Court reopens Texas death row lawsuit upheld by district attorney

WASHINGTON (AP) — The Supreme Court on Monday resumed hearings on the claims of a Texas prisoner who enjoys rare support from the state’s attorney’s office, which sentenced him to death.

Judges overturned a Texas appeals court decision that ruled prisoner, Arelie Escobar, not subject to a new trial. A state appeals court overturned a decision by a lower court judge who documented flaws in the forensic evidence used to convict Escobar.

By decision of the court, the case is returned to the Court of Appeal.

Escobar was convicted and sentenced to death in May 2009 for the fatal stabbing and sexual rape of Bianca Maldonado, a 17-year-old high school student in Austin. They lived in the same apartment building.

The focus of the prosecution against Escobar was evidence from the Austin Police Department’s DNA lab.

But a later audit uncovered problems in the lab that led Judge David Wahlberg of the Travis County Circuit Court to conclude that Escobar’s trial was unfair.

“The state’s use of unreliable, false, or misleading DNA evidence to convict (Escobar) violated fundamental concepts of justice,” Wahlberg wrote.

When the case returned to the Texas Court of Criminal Appeals, Travis County prosecutors no longer defended the conviction. Voters elected a new District Attorney, Jose Garza, who promised to hold police accountable in Austin, the state capital and county.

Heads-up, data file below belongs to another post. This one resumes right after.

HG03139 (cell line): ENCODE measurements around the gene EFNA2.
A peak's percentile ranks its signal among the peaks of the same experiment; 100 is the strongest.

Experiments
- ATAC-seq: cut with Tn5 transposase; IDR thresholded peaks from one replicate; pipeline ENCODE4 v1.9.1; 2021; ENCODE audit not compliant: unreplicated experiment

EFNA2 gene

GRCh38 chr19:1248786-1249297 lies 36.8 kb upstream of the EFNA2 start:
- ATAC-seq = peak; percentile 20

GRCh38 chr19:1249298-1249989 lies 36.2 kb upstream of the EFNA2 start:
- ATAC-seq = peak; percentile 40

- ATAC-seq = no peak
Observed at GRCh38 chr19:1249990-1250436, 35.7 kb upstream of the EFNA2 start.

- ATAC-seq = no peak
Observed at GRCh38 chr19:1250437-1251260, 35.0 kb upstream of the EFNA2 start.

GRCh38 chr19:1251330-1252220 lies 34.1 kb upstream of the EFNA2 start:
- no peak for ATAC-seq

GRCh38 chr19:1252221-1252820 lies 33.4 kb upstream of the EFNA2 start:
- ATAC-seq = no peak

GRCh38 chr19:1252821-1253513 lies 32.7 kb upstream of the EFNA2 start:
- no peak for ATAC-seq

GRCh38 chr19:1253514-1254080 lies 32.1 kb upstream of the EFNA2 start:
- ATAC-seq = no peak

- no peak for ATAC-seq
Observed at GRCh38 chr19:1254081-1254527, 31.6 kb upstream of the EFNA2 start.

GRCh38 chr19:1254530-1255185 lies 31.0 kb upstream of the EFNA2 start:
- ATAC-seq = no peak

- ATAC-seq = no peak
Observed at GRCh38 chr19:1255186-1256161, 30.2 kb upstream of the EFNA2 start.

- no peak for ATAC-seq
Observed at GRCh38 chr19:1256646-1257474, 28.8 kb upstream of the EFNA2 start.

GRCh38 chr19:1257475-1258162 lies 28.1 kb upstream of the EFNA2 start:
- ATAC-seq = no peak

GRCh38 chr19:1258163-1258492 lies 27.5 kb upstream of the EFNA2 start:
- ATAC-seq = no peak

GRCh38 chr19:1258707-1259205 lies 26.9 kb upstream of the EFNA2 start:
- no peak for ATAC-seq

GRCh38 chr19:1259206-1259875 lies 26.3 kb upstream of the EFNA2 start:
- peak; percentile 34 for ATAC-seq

But the appellate court refused to agree, saying it had done its own review that justified the confirmation of the guilty verdict and sentence, and made no mention of the prosecution’s change of position. Even after Garza’s office indicated that it no longer supported the conviction, the appeals court stood by its decision.

In a Supreme Court filing, Garza’s office wrote that prosecutors have a duty to deliver justice and that the appeals court “has undermined the District Attorney’s historic role in the criminal justice system.”

Escobar’s lawyers, unsurprisingly, agreed, telling the court that their case was so clear that the judges could overrule the appellate decision without hearing arguments.

“If ever there was a case requiring a summary review, it is a hard case. Rejecting the petition would be a serious miscarriage of justice,” they wrote.

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